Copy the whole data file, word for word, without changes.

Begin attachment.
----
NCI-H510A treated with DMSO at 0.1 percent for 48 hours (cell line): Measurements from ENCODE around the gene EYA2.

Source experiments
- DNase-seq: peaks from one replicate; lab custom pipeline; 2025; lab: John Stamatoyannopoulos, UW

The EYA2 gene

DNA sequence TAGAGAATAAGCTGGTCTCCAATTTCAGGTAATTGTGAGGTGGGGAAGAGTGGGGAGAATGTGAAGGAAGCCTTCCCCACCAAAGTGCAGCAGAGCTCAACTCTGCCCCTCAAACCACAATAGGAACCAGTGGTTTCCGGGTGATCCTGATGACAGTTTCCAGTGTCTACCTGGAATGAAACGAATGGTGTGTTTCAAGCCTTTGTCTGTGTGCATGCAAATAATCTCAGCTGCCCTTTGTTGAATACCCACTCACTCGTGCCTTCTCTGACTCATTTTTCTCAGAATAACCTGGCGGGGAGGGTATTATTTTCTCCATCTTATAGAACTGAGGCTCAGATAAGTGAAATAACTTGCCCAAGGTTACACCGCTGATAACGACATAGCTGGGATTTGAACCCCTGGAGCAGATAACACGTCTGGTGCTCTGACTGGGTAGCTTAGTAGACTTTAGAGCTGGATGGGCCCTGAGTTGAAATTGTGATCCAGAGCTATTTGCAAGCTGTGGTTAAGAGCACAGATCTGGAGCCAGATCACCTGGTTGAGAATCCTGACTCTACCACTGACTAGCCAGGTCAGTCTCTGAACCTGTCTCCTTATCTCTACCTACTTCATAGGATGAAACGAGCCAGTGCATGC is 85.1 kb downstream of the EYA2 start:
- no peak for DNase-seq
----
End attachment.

NCI-H510A treated with DMSO at 0.1 percent for 48 hours (cell line): Measurements from ENCODE around the gene EYA2.

Source experiments
- DNase-seq: peaks from one replicate; lab custom pipeline; 2025; lab: John Stamatoyannopoulos, UW

The EYA2 gene

DNA sequence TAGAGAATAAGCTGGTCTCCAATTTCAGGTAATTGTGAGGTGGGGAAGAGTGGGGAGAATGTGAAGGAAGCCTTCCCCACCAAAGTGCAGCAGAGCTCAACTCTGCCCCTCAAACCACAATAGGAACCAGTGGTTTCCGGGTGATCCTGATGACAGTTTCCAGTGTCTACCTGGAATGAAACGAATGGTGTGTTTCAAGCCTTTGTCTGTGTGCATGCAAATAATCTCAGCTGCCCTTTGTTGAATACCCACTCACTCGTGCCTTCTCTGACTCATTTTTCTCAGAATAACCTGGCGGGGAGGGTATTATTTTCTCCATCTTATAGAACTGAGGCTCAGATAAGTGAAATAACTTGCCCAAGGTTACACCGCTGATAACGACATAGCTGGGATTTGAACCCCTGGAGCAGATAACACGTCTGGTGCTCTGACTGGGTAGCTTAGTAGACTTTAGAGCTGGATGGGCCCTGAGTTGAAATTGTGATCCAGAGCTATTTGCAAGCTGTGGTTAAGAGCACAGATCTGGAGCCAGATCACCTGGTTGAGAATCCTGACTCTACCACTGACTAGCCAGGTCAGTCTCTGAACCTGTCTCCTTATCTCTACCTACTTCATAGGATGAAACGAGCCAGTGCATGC is 85.1 kb downstream of the EYA2 start:
- no peak for DNase-seq